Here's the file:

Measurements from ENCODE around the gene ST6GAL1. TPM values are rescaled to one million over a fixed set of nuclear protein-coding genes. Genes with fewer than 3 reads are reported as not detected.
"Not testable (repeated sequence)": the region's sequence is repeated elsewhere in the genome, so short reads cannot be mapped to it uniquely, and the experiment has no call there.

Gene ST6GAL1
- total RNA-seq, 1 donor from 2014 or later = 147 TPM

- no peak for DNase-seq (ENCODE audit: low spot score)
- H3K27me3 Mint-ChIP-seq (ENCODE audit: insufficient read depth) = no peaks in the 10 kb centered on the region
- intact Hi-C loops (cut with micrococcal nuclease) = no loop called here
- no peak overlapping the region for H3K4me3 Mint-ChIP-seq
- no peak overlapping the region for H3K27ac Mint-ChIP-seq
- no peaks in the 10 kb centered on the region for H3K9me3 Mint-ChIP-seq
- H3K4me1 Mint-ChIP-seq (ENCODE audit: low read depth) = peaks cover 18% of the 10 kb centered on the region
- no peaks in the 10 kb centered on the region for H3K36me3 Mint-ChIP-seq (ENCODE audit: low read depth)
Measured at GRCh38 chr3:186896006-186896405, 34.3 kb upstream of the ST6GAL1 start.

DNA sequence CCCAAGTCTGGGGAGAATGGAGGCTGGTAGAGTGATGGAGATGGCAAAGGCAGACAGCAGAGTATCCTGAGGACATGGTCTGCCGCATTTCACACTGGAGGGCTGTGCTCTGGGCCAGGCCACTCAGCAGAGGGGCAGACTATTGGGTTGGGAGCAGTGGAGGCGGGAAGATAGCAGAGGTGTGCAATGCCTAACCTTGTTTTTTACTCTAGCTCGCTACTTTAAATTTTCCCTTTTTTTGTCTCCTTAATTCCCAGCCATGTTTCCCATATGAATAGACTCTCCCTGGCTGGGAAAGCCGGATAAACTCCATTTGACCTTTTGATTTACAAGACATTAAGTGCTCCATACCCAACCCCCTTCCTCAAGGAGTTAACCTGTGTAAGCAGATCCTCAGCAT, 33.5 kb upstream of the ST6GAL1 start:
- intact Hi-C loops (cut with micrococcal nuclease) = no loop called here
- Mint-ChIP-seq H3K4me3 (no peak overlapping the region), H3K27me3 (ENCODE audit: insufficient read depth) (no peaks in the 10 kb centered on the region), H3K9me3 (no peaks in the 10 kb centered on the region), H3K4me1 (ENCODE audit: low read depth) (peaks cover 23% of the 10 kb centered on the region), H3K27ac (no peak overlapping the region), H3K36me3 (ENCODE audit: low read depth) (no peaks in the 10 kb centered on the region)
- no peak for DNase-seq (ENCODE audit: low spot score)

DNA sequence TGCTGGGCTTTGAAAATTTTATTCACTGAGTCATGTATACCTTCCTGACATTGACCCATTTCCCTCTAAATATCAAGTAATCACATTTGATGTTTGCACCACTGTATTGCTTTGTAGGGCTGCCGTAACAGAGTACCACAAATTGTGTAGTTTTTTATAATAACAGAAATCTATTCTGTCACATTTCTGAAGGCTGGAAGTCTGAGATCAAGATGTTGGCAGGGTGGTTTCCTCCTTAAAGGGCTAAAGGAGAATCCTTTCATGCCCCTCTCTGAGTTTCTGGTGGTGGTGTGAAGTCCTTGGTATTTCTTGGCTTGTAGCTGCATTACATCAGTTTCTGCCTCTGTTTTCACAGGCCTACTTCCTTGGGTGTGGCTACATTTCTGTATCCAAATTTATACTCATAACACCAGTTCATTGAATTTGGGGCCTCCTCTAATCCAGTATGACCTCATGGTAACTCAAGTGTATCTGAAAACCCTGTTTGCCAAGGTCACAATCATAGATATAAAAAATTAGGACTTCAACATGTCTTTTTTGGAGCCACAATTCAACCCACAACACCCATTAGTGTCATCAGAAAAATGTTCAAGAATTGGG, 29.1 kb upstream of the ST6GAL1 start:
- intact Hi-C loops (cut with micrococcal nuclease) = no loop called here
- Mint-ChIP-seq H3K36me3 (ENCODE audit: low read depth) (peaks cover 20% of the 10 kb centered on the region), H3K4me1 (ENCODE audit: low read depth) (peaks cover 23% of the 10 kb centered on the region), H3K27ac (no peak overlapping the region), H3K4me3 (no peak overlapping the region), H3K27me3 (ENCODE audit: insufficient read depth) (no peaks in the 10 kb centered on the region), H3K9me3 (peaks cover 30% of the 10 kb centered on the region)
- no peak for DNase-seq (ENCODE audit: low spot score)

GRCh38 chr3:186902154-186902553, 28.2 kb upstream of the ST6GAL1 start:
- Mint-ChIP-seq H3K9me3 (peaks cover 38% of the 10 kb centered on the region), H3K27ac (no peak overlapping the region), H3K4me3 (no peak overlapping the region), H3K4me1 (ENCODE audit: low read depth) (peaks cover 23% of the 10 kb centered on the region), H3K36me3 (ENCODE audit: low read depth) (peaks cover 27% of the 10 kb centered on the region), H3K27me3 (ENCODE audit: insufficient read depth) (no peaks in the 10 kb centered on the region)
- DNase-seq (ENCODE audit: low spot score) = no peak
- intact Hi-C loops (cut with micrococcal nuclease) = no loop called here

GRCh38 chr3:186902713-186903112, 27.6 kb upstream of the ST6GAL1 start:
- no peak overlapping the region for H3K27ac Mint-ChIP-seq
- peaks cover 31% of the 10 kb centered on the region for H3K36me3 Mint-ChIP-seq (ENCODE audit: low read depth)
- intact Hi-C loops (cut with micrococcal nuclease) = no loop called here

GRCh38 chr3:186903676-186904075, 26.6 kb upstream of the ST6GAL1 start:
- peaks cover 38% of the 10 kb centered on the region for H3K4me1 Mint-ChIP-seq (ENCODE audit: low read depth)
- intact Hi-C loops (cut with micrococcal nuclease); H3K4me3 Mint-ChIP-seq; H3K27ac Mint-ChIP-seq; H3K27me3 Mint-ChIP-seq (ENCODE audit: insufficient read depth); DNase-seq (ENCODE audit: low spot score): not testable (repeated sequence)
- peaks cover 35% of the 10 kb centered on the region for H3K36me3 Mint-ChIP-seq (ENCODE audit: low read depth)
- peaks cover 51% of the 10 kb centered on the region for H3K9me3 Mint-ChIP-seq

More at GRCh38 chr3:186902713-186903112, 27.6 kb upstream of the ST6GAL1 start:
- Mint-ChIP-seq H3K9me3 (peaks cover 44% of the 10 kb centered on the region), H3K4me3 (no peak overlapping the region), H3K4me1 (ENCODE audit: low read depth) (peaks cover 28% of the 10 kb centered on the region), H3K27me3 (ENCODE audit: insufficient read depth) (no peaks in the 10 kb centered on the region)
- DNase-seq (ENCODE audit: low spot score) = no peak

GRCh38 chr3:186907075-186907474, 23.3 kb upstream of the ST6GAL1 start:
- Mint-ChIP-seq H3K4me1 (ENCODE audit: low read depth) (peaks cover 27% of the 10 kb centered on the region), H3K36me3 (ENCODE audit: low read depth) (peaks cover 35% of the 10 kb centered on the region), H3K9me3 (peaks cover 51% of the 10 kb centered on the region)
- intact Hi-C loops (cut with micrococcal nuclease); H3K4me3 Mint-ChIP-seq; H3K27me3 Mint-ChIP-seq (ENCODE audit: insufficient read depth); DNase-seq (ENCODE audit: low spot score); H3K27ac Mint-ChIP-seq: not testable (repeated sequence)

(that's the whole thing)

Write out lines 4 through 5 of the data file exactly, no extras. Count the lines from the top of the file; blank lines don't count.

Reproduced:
- total RNA-seq, 1 donor from 2014 or later = 147 TPM

- no peak for DNase-seq (ENCODE audit: low spot score)